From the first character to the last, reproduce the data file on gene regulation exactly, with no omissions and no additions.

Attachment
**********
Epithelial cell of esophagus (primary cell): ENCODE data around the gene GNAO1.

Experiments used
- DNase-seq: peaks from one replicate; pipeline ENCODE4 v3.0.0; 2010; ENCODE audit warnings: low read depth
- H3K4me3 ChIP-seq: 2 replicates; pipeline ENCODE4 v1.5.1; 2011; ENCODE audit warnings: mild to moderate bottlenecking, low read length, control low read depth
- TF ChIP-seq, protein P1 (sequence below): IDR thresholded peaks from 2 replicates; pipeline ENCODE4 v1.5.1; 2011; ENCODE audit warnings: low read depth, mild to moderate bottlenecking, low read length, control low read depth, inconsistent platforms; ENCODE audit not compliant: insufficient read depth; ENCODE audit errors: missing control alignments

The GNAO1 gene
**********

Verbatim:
Epithelial cell of esophagus (primary cell): ENCODE data around the gene GNAO1.

Experiments used
- DNase-seq: peaks from one replicate; pipeline ENCODE4 v3.0.0; 2010; ENCODE audit warnings: low read depth
- H3K4me3 ChIP-seq: 2 replicates; pipeline ENCODE4 v1.5.1; 2011; ENCODE audit warnings: mild to moderate bottlenecking, low read length, control low read depth
- TF ChIP-seq, protein P1 (sequence below): IDR thresholded peaks from 2 replicates; pipeline ENCODE4 v1.5.1; 2011; ENCODE audit warnings: low read depth, mild to moderate bottlenecking, low read length, control low read depth, inconsistent platforms; ENCODE audit not compliant: insufficient read depth; ENCODE audit errors: missing control alignments

The GNAO1 gene